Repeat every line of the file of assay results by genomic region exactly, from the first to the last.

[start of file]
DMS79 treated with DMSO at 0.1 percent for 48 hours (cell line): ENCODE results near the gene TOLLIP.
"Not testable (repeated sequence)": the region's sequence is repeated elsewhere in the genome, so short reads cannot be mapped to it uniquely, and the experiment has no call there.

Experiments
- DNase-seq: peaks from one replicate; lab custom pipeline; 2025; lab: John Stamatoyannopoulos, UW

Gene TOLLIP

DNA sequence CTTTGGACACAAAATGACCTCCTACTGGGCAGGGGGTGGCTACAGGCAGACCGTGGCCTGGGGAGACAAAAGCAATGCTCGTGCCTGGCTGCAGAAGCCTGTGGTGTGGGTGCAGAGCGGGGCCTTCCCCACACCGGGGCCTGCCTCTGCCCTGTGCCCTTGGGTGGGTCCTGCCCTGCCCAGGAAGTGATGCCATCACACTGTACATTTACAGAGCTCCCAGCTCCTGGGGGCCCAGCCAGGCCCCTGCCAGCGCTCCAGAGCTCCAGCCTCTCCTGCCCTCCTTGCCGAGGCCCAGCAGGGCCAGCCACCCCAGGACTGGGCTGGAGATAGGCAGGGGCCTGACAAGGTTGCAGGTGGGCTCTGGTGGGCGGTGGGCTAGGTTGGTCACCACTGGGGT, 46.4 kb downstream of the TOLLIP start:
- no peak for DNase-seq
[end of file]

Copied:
DMS79 treated with DMSO at 0.1 percent for 48 hours (cell line): ENCODE results near the gene TOLLIP.
"Not testable (repeated sequence)": the region's sequence is repeated elsewhere in the genome, so short reads cannot be mapped to it uniquely, and the experiment has no call there.

Experiments
- DNase-seq: peaks from one replicate; lab custom pipeline; 2025; lab: John Stamatoyannopoulos, UW

Gene TOLLIP

DNA sequence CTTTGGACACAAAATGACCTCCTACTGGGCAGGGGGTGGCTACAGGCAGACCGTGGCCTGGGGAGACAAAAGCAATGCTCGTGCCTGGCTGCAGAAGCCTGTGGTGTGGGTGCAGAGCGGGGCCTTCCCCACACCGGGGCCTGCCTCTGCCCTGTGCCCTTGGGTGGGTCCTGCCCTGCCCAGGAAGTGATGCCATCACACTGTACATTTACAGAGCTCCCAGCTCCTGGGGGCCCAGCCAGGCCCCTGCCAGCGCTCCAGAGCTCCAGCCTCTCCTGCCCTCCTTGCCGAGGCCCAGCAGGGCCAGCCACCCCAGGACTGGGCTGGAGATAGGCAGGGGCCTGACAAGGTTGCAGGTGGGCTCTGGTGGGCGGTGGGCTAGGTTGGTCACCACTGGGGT, 46.4 kb downstream of the TOLLIP start:
- no peak for DNase-seq